Photo Tips - Smooth Water


Long Exposure of a Stream Besides a Temple in Kyoto, Japan

Have you ever wondered how photographers achieve that silky-smooth water effect in their images? Read on to find out how you can do it too...

This ethereal effect in photographs is created by the movement of the water. Instead of freezing the motion with a fast shutter speed, you want to slow down your shutter speed and allow the movement of the water to be shown in your image. The more movement there is in the water you're shooting, the easier it can be to create this effect - especially if you're shooting in bright natural light. 

First of all, you need to slow down your shutter and find a speed that allows time for the motion to be captured. As a result, more light will be let in to your camera and you'll likely find that your image will be too bright. We then need to compensate for this, firstly by reducing your ISO as low as possible - because we all know that this will not only darken the image, but also improve the overall quality of your photograph (always shoot with the lowest ISO possible, unless you are deliberating wanting to introduce noise into your image).

If you're image is still a little over-exposed then we can consider our aperture. A high aperture gives you a shallow depth of field, but also lets more light into the camera - whereas a low aperture results in a deeper depth of field and less light.

Therefore lowering your aperture (to a high numerical value / f-stop) can further darken your image - but be aware that this will change the depth of field though and you have to make the creative decision in regards to this and the style of image you're shooting for.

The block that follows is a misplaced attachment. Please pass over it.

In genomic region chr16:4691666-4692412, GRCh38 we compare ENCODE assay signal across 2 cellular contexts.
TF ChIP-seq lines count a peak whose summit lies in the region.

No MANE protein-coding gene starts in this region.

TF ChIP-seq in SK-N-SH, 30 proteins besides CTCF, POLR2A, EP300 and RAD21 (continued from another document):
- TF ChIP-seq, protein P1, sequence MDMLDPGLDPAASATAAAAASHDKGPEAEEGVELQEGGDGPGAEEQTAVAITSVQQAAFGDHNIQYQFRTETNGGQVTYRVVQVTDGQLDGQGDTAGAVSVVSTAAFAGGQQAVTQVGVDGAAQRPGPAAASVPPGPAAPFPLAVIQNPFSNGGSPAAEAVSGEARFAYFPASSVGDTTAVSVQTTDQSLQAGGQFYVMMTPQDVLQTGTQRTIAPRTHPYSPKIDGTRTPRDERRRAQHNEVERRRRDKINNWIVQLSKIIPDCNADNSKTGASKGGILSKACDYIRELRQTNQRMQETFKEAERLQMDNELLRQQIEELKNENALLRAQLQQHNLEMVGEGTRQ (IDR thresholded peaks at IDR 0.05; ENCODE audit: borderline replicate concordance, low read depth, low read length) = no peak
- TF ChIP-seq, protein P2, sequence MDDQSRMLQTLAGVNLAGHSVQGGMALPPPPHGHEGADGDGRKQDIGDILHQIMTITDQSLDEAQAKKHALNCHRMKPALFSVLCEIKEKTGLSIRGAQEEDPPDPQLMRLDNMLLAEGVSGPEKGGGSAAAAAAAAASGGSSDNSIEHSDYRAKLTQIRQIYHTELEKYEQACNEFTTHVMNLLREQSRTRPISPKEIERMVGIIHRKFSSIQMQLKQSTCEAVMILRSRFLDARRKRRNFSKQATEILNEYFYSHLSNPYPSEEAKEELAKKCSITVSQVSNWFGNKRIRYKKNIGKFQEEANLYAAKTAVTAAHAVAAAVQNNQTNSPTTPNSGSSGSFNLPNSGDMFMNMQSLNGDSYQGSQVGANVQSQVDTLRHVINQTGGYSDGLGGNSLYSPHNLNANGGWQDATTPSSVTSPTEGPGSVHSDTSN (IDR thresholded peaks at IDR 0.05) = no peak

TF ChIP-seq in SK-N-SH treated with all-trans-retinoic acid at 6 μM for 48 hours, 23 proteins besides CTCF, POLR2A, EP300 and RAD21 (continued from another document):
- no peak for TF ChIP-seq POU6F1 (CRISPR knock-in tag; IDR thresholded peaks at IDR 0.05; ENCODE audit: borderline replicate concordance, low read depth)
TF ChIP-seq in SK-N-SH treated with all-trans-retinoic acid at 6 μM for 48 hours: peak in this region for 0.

Finally, if your image is still too bright or you don't want to sacrifice that beautiful shallow focus by changing your f-stop, then you can consider using a neutral density (ND) filter. This is simply a dark piece of glass that fits to the end of your lens and reduces the amount of light that enters the camera. It means that you can slow your shutter speed way-down without overexposing your image and allowing time for plenty of movement in the water you're shooting.

It's important that your camera is set to manual focus mode and all focusing is done before fitting the filter to your camera. You won't be able to focus properly once the filter is attached, because it is so dark!

Hopefully these tips will help you to capture those beautiful long exposure images, with gorgeous silky-smooth rivers, streams and waterfalls in all of tour images. If you'd like to check out the ND Filters and other gear that I use, check out the links below:


- Hoya Pro ND Filter

- Manfrotto 190 XPRO Tripod

- Canon 5D MkIV

- Sigma 24-70mm


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